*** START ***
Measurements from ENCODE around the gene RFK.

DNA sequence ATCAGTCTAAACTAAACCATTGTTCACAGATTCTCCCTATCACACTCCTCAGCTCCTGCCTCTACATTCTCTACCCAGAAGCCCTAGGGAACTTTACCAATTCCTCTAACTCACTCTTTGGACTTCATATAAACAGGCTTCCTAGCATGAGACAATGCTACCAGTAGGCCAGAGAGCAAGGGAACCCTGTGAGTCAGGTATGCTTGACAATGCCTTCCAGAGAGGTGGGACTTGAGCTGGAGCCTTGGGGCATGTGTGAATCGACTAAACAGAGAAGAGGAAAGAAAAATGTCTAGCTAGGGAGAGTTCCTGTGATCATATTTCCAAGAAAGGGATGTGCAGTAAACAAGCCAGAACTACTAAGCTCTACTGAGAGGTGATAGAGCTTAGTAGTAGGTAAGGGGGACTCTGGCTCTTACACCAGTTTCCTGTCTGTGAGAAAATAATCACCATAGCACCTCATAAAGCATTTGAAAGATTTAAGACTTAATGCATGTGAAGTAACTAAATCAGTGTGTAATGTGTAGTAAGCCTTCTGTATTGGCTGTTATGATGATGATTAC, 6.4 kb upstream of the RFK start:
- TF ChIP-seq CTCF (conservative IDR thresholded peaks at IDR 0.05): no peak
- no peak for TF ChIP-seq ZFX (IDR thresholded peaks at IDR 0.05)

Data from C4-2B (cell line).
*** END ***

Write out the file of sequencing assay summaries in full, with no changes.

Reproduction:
Measurements from ENCODE around the gene RFK.

DNA sequence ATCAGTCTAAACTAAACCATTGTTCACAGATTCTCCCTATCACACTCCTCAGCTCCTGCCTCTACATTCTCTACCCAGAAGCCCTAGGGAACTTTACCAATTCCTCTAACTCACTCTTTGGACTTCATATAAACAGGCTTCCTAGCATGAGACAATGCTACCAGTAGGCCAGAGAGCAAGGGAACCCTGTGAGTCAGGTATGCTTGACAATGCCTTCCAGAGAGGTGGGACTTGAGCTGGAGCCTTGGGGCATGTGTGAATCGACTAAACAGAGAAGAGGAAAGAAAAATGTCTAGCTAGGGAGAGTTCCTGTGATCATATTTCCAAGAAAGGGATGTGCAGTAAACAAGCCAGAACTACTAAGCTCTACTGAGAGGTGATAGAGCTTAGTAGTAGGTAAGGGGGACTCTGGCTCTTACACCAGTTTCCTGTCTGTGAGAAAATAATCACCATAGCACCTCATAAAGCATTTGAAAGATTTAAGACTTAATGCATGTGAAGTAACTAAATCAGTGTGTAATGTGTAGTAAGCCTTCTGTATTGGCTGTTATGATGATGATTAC, 6.4 kb upstream of the RFK start:
- TF ChIP-seq CTCF (conservative IDR thresholded peaks at IDR 0.05): no peak
- no peak for TF ChIP-seq ZFX (IDR thresholded peaks at IDR 0.05)

Data from C4-2B (cell line).